One big question hanging over the Asian economy left unanswered by Mr. Trump's week in the region is just how he plans to deal with China, which has, by far, the biggest goods trade surplus with the U.S., valued at $347 billion last year.
In Mr. Trump's two-day China visit, which preceded his trip to Vietnam, Mr. Trump hailed progress in opening China's market to U.S. companies, marking the signing of business deals that officials said would be worth billions of dollars--though many in the $250 billion pool of deals aren't full contracts.
And shortly after Mr. Trump left China, the government said Friday that it was taking a major step in opening its financial sector, saying it would relax restrictions on foreign ownership in the securities and banking sectors.
It was a change long sought by previous U.S. administrations and by Wall Street, and it potentially paves the way for Wall Street investment banks to increase their presence in China's domestic market--though profits may be harder to find in China's finance sector these days.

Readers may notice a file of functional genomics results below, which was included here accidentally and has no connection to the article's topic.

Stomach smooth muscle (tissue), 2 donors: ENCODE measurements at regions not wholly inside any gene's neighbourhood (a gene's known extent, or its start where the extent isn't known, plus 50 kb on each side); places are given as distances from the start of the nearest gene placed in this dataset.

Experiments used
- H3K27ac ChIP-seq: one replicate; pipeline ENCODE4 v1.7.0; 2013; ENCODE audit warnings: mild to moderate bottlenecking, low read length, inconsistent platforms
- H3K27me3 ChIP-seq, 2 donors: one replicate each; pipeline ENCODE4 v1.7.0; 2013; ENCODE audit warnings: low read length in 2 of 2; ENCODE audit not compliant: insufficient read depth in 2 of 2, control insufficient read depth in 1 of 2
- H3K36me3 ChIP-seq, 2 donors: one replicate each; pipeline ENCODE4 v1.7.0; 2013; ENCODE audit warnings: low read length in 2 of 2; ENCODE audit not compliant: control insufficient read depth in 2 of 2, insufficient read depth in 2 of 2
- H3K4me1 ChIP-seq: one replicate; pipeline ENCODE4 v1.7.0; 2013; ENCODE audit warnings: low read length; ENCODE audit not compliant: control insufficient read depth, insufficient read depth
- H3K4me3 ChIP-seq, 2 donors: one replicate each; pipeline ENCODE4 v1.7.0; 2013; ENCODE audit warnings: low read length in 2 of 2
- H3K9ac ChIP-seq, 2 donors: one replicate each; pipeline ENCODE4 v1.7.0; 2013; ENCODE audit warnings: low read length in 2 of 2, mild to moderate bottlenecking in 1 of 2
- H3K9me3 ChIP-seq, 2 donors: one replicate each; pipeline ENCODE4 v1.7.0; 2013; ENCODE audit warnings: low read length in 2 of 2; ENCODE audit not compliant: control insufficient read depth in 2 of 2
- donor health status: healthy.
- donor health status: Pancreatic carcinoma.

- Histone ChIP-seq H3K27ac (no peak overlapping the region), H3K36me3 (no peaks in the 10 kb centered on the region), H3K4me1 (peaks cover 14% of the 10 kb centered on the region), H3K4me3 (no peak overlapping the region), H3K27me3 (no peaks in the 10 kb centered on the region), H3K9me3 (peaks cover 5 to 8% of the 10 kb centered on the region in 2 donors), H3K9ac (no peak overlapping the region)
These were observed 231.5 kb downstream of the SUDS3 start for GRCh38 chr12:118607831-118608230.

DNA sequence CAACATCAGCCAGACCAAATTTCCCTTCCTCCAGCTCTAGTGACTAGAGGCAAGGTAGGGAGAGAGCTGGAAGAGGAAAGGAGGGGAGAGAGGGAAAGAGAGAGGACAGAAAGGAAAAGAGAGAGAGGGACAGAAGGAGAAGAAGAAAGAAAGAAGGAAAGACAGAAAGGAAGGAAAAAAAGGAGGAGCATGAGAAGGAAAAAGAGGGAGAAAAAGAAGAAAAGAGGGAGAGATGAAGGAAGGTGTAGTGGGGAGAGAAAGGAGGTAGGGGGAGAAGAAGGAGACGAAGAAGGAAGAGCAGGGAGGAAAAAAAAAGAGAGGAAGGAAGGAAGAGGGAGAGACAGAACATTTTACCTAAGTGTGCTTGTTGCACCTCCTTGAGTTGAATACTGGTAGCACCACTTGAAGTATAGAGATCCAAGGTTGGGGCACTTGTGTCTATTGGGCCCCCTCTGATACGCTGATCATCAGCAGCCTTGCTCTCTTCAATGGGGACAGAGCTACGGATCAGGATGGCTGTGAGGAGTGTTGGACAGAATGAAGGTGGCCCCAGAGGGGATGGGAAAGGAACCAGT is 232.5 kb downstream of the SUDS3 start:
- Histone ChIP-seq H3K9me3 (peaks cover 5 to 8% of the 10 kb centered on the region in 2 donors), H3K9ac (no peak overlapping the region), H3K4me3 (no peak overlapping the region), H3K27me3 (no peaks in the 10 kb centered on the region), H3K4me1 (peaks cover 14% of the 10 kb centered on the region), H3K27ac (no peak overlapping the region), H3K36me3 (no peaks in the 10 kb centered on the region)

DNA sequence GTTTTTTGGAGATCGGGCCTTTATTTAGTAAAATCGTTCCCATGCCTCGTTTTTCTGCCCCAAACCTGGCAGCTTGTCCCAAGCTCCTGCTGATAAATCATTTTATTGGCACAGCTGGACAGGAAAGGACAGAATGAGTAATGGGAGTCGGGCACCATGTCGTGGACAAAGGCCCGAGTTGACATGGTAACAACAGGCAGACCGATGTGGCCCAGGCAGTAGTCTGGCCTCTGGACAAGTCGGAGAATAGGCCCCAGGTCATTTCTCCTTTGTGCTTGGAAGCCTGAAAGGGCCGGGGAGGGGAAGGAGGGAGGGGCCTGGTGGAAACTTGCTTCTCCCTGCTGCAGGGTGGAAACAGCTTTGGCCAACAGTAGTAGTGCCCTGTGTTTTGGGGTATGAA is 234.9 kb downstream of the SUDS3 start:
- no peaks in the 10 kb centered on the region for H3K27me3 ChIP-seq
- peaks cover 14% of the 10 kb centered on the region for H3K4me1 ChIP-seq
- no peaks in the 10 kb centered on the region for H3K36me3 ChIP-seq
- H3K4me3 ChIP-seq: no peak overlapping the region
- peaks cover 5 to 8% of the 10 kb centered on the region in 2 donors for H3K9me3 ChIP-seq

Messrs. Trump and Xi didn't find common ground on a long list of trade disagreements between the two countries. Mr. Trump's aides have said they are preparing possible trade penalties to impose on China in the coming months. Chinese officials have threatened to retaliate. An open trade war between the two would have great implications for Asia.
TPP has been appealing to many Asian nations as a vehicle to contain China economically, amid a fear of Chinese dominance that has spurred Japan, Vietnam, and other TPP supporters to try to salvage the pact. Negotiators had been aiming to announce a deal at APEC this week, but early Saturday said that while they had reached consensus on "core elements," disagreements remained about issues including dispute settlement and state-owned enterprises, according to a draft statement seen by the Journal.